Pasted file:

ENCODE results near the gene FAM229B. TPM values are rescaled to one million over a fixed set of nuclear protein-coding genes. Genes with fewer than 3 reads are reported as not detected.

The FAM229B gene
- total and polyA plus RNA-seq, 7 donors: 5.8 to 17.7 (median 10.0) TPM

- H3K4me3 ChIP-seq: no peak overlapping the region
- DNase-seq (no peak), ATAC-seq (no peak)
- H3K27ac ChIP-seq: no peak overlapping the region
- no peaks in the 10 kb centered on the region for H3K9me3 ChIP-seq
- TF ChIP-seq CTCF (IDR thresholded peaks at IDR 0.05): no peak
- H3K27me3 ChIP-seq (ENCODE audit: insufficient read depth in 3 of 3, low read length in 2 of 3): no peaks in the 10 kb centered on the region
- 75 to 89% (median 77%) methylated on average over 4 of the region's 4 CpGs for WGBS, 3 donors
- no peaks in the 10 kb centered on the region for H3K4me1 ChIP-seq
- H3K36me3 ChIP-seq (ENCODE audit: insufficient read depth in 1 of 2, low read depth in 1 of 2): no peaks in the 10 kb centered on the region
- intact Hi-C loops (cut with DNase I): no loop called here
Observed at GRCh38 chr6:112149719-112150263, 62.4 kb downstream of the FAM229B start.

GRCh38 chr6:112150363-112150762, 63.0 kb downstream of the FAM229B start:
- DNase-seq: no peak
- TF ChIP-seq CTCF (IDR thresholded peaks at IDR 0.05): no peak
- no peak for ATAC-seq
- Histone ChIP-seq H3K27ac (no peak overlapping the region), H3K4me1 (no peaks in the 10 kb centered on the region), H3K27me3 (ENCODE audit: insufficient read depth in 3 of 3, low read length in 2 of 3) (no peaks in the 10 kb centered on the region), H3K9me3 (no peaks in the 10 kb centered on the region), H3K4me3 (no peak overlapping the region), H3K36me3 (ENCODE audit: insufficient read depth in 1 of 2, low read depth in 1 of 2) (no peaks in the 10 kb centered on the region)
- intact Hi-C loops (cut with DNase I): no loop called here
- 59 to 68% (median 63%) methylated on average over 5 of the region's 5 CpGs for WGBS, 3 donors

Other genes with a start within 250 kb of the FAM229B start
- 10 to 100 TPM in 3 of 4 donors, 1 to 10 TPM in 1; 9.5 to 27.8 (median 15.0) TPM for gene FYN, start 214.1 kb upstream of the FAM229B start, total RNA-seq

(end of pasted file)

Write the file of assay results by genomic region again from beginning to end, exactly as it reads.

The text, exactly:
ENCODE results near the gene FAM229B. TPM values are rescaled to one million over a fixed set of nuclear protein-coding genes. Genes with fewer than 3 reads are reported as not detected.

The FAM229B gene
- total and polyA plus RNA-seq, 7 donors: 5.8 to 17.7 (median 10.0) TPM

- H3K4me3 ChIP-seq: no peak overlapping the region
- DNase-seq (no peak), ATAC-seq (no peak)
- H3K27ac ChIP-seq: no peak overlapping the region
- no peaks in the 10 kb centered on the region for H3K9me3 ChIP-seq
- TF ChIP-seq CTCF (IDR thresholded peaks at IDR 0.05): no peak
- H3K27me3 ChIP-seq (ENCODE audit: insufficient read depth in 3 of 3, low read length in 2 of 3): no peaks in the 10 kb centered on the region
- 75 to 89% (median 77%) methylated on average over 4 of the region's 4 CpGs for WGBS, 3 donors
- no peaks in the 10 kb centered on the region for H3K4me1 ChIP-seq
- H3K36me3 ChIP-seq (ENCODE audit: insufficient read depth in 1 of 2, low read depth in 1 of 2): no peaks in the 10 kb centered on the region
- intact Hi-C loops (cut with DNase I): no loop called here
Observed at GRCh38 chr6:112149719-112150263, 62.4 kb downstream of the FAM229B start.

GRCh38 chr6:112150363-112150762, 63.0 kb downstream of the FAM229B start:
- DNase-seq: no peak
- TF ChIP-seq CTCF (IDR thresholded peaks at IDR 0.05): no peak
- no peak for ATAC-seq
- Histone ChIP-seq H3K27ac (no peak overlapping the region), H3K4me1 (no peaks in the 10 kb centered on the region), H3K27me3 (ENCODE audit: insufficient read depth in 3 of 3, low read length in 2 of 3) (no peaks in the 10 kb centered on the region), H3K9me3 (no peaks in the 10 kb centered on the region), H3K4me3 (no peak overlapping the region), H3K36me3 (ENCODE audit: insufficient read depth in 1 of 2, low read depth in 1 of 2) (no peaks in the 10 kb centered on the region)
- intact Hi-C loops (cut with DNase I): no loop called here
- 59 to 68% (median 63%) methylated on average over 5 of the region's 5 CpGs for WGBS, 3 donors

Other genes with a start within 250 kb of the FAM229B start
- 10 to 100 TPM in 3 of 4 donors, 1 to 10 TPM in 1; 9.5 to 27.8 (median 15.0) TPM for gene FYN, start 214.1 kb upstream of the FAM229B start, total RNA-seq